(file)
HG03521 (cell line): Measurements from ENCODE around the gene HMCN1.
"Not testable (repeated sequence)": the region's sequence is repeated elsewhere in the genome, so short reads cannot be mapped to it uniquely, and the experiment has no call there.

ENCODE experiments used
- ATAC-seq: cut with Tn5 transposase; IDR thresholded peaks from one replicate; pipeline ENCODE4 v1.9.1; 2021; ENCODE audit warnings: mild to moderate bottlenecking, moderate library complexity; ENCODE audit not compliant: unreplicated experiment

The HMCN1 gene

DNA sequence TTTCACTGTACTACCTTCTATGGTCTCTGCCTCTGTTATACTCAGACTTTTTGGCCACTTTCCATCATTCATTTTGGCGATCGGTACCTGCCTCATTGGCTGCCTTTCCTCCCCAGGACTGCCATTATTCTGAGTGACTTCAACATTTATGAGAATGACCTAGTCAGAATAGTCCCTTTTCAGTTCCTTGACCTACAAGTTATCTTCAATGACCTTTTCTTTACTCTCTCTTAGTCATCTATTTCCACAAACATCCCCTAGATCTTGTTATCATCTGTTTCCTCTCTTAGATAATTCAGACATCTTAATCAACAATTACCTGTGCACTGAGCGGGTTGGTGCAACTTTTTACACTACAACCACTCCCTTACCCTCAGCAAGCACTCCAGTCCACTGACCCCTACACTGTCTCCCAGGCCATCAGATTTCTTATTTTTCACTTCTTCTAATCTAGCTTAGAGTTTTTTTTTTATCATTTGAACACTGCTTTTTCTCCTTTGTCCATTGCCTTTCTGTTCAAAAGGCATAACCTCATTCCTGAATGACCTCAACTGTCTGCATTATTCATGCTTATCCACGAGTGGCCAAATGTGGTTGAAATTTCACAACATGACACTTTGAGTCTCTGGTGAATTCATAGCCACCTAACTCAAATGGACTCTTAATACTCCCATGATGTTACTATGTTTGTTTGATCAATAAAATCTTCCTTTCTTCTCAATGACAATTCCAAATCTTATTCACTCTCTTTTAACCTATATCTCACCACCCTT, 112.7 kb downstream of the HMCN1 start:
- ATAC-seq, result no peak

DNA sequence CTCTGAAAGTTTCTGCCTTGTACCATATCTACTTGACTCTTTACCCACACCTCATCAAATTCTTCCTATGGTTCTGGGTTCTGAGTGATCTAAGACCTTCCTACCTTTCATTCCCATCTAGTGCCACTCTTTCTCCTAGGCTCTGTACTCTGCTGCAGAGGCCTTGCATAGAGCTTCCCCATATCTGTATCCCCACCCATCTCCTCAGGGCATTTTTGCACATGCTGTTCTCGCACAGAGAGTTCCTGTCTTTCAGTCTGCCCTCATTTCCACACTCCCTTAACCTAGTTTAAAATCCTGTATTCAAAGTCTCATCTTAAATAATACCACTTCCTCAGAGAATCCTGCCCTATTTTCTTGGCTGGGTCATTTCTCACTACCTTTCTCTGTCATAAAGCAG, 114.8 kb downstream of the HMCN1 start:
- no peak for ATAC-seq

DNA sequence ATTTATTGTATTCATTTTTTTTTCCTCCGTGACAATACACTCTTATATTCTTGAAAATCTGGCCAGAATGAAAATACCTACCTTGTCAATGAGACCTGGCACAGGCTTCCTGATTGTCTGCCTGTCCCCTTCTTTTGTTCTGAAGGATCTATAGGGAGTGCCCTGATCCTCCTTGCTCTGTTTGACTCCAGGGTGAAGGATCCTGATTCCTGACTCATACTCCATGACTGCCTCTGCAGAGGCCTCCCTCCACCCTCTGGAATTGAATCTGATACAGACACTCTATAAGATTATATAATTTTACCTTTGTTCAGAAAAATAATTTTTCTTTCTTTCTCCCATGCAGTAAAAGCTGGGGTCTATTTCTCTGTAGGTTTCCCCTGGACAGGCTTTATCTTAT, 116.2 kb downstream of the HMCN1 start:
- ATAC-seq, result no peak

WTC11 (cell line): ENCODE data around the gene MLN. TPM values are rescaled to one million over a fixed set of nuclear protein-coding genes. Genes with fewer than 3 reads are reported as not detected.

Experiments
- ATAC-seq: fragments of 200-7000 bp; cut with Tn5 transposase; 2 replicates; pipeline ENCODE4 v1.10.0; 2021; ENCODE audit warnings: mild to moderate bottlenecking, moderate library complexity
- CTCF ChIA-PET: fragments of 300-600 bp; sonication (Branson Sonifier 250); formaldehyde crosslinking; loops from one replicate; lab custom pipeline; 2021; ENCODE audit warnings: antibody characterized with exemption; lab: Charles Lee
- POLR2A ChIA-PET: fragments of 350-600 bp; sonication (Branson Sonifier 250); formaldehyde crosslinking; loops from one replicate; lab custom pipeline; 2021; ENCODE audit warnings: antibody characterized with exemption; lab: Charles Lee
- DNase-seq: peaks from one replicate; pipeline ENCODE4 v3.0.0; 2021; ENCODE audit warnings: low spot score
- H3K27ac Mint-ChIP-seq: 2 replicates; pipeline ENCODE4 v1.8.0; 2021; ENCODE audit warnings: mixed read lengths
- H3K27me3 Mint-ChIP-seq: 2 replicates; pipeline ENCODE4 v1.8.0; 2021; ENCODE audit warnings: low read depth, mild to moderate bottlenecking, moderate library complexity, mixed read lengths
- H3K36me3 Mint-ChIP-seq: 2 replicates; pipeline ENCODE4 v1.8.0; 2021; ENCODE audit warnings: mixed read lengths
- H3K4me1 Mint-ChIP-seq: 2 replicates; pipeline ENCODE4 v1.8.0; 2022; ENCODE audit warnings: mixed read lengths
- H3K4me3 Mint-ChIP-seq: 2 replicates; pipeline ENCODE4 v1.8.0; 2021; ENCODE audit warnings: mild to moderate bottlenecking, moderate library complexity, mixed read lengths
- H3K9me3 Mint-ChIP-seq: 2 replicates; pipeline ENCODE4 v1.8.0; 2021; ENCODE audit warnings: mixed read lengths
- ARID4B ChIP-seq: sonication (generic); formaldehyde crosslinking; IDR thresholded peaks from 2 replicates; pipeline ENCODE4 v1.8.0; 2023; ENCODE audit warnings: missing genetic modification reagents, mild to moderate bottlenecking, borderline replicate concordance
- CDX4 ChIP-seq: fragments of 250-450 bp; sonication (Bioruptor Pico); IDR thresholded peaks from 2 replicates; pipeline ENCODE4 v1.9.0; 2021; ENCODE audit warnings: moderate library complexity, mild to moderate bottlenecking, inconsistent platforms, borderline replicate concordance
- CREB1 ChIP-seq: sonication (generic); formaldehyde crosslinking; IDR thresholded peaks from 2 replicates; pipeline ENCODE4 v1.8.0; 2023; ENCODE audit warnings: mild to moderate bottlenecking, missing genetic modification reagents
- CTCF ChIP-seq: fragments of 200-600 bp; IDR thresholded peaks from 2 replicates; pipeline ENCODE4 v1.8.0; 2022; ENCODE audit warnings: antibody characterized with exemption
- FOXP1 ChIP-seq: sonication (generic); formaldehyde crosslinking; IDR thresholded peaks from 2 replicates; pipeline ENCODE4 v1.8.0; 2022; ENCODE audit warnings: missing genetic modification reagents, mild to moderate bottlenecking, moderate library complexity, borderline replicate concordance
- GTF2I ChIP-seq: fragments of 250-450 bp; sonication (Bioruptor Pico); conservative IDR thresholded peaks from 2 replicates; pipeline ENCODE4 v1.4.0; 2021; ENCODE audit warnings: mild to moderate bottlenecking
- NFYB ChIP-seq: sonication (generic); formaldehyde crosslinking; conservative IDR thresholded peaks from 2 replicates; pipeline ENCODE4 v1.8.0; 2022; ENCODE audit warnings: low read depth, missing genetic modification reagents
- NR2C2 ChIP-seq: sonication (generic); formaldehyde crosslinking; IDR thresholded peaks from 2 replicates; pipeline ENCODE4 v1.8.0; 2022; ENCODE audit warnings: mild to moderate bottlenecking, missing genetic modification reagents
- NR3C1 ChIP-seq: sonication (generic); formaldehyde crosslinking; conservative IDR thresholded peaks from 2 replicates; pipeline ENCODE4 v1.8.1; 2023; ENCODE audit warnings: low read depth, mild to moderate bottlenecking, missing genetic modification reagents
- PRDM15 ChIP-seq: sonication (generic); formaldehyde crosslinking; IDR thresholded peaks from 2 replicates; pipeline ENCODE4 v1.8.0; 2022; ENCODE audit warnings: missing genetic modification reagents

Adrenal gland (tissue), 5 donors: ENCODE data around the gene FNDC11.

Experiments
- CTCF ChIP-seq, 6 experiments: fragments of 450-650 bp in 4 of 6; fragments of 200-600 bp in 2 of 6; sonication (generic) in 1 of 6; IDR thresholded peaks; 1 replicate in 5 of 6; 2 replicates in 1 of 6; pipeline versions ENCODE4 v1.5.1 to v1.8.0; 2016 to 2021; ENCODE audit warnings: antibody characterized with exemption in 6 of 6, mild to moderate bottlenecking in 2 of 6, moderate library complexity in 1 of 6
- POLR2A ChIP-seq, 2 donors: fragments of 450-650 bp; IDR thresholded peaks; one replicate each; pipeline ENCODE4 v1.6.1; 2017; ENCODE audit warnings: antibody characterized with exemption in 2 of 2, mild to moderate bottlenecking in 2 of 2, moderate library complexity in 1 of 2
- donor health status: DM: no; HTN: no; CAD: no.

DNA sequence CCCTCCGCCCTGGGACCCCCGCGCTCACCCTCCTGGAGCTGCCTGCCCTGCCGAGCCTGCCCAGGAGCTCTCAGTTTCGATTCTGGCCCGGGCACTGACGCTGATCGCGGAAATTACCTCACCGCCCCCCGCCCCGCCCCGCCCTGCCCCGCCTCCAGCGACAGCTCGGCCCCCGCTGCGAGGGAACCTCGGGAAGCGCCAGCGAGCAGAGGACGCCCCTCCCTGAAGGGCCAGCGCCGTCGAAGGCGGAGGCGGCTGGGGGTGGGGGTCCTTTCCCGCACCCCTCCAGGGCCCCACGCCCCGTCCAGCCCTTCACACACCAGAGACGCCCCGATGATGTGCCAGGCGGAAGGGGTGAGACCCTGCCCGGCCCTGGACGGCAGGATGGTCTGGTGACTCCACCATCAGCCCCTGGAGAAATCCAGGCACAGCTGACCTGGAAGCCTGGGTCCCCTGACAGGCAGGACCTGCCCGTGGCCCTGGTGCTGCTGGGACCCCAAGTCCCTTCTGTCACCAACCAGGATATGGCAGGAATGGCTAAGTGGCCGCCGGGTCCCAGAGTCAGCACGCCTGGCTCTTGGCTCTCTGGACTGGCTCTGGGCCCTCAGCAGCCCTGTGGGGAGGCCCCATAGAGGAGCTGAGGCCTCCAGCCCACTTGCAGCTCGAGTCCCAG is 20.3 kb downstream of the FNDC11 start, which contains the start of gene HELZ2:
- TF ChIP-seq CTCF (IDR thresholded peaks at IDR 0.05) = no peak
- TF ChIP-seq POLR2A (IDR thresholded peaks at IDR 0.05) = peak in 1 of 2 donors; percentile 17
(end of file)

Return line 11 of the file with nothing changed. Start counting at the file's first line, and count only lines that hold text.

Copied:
- ATAC-seq, result no peak